PH team represents in Cannes Lions
There is no place like Cannes in France, which creatives from around the world will call “home” this week.
Once called the International Advertising Festival, the weeklong celebration at the Palais des Festivals et des Congrès includes so much more under the current title, International Festival of Creativity.
Here, it allows the festival to embrace a larger audience of creatives outside the traditional media and the label welcomes a more universal approach to advertising, marketing and branded communication.
In the last 60 years, Cannes Lions has become a homecoming for advertisers, marketers, digital brand masters, social media influencers and newsmakers from around the world.
With many names attributed to its prestige, many have come to call Cannes Lions the Olympics of marketing, the world cup of creative communication and the Oscars of advertising.
For this year’s talks, top speakers include artist Pharell Williams, Snapchat founder Evan Spiegel, CNN host Christianne Amanpour, worldwide web creator Tim Berners Lee, Cosmopolitan’s editor in chief Joanna Coles, Facebook chief product officer Chris Cox, Mindshare’s CEO Nick Emery, NASA’s Jason Kessler, Serial host Sarah Koenig, even YouTube sensation Grace Helbig, and heads of almost every top global advertising agency.
The festival, however, is not just for the veterans. Much of the festival’s appeal is in the search for young and promising creatives. Cannes annually opens its doors to those who are hungry to have an impact on the advertising world or be the next big thing.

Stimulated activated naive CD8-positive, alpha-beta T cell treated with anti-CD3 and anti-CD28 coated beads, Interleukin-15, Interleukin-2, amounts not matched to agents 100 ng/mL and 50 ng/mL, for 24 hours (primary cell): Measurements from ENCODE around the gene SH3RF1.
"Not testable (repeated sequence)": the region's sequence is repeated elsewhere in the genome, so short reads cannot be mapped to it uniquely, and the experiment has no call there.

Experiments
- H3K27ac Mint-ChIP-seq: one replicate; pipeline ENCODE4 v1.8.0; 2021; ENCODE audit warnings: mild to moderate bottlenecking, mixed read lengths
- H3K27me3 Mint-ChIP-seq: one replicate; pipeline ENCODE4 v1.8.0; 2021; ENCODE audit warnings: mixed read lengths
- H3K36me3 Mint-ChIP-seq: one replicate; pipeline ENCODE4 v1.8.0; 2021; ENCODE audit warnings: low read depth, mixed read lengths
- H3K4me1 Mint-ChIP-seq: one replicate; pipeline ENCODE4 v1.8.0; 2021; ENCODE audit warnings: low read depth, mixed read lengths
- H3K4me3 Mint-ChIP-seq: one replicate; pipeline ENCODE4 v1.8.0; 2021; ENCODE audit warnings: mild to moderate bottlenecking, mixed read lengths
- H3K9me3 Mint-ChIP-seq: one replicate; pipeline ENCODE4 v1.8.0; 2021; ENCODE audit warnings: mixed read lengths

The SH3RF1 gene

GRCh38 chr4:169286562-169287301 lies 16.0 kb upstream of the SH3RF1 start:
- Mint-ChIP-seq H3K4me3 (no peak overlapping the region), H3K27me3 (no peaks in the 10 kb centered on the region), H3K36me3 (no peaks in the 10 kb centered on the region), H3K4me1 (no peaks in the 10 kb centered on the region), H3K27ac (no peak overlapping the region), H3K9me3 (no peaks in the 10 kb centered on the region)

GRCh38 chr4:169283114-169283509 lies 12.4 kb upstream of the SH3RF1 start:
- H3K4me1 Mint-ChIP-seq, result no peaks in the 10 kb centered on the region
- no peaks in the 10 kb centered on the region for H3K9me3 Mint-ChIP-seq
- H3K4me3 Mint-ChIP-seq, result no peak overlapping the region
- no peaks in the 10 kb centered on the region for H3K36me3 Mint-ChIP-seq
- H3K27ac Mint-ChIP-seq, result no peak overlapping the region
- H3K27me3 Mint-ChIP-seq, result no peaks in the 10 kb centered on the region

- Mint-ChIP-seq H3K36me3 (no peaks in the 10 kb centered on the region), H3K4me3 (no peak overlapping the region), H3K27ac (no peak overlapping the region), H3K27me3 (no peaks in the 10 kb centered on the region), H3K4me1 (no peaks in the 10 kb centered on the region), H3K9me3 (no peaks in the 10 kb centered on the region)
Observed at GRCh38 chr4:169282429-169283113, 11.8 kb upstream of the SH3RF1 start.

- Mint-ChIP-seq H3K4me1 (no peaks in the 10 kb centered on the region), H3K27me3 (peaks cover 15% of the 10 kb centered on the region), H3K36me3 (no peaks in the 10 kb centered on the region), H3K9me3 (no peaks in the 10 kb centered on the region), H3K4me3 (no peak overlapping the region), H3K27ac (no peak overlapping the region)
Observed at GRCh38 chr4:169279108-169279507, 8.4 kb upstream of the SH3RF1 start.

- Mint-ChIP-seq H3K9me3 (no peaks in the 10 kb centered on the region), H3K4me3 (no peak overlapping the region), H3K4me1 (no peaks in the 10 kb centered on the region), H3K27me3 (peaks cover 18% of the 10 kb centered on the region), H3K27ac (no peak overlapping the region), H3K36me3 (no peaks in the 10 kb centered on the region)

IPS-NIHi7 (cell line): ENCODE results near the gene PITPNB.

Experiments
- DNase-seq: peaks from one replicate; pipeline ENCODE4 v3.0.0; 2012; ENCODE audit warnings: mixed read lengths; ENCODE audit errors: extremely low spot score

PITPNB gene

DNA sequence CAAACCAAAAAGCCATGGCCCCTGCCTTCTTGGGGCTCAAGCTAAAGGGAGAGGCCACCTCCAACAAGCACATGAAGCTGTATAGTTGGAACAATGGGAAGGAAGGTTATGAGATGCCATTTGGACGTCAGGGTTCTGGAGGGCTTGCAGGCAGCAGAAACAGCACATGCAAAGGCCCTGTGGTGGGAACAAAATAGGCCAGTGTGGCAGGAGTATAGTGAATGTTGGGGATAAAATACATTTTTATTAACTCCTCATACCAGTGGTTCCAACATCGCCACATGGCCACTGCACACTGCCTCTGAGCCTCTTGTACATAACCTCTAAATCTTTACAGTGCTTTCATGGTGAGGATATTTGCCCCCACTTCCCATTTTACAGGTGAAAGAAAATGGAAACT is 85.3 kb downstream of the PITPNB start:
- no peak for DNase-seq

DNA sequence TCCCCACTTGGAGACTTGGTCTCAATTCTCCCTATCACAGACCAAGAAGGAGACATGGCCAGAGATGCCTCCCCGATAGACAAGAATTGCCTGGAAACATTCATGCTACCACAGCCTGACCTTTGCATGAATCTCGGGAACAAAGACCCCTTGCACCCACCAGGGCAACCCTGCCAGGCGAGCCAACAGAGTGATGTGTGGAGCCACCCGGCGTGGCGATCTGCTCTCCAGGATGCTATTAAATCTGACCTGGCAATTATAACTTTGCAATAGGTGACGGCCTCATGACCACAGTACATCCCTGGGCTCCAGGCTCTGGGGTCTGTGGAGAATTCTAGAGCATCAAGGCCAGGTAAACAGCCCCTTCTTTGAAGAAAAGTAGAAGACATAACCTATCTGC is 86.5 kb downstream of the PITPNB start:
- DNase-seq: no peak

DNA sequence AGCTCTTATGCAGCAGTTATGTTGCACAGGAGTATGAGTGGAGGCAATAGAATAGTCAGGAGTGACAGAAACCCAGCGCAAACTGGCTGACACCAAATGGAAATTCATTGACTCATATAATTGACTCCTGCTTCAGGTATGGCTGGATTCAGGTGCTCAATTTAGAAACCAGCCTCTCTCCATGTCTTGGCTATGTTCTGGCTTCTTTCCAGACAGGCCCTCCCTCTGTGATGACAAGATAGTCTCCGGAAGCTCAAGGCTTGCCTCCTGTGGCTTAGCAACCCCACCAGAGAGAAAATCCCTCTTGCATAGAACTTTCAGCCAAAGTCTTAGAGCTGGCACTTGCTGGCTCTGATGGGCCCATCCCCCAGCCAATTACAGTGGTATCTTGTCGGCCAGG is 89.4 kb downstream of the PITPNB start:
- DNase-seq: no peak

These include the Philippine team—a lean but promising delegation composed of veterans and first-timers.
The Inquirer, the country’s official representative to the Cannes Lions, has been sending the best and the brightest Filipino creatives to the Cannes since 2004.
Kristina Amanda Cruz and Toby Fournier of Publicis Manila are competing in the Cannes Young Lions-Cyber Competition.
Another pair, Ada Almendras and Ashley Santillan from Golden Arches Development Corp. (McDonald’s Philippines), will represent the country in the Cannes Young Lions Marketers competition.
Cruz and Fournier’s winning entry was described as a bold and fun way to make Inquirer.net more “millennial-friendly.”
By adding a tool on the website, readers can write or draw their reactions on news articles before they are shared on social media.
Whether the shared “pieces” turn out as memes, vandals, works or art, or mini freedom walls, the idea became the winning pitch at the Kidlat Young Creatives Competition in Boracay last March.
Almendras and Santillan, meanwhile, shook off creative differences and put together a powerful pitch in a short time.
“For this competition, our strategy is to set timelines for ourselves and not rely on the last minute aha moment,” Santillan added.
Outside the competition, the Cannes Lions presents itself as a center of learning from industry luminaries.
Marketing student Troy Bautista from the University of the Asia and the Pacific (UA&P) will join Roger Hatchuel Academy, a select class of 35 advertising students who will go through a five-day course with advertising experts and be treated to a behind-the-scenes look at the jury process.
Bautista shared that if given the chance, he wants to bring the attention of the world to the Philippines through his campaign.
On the other side of the competition, the Philippines also sent two jurors for the Cannes, a clear sign that Filipino creatives are at par with the rest of the experts from around the world.
Joey Tiempo of TBWA\Santiago Mangada Puno will sit as judge for outdoor campaigns while Brandie Tan of Publicis Jimenez Basic is a juror for the radio ads.
The team is ready and the delegates all share their eagerness to take part in the festival.
“I know its hashtag #nopressure. But we feel it,” Cruz said.
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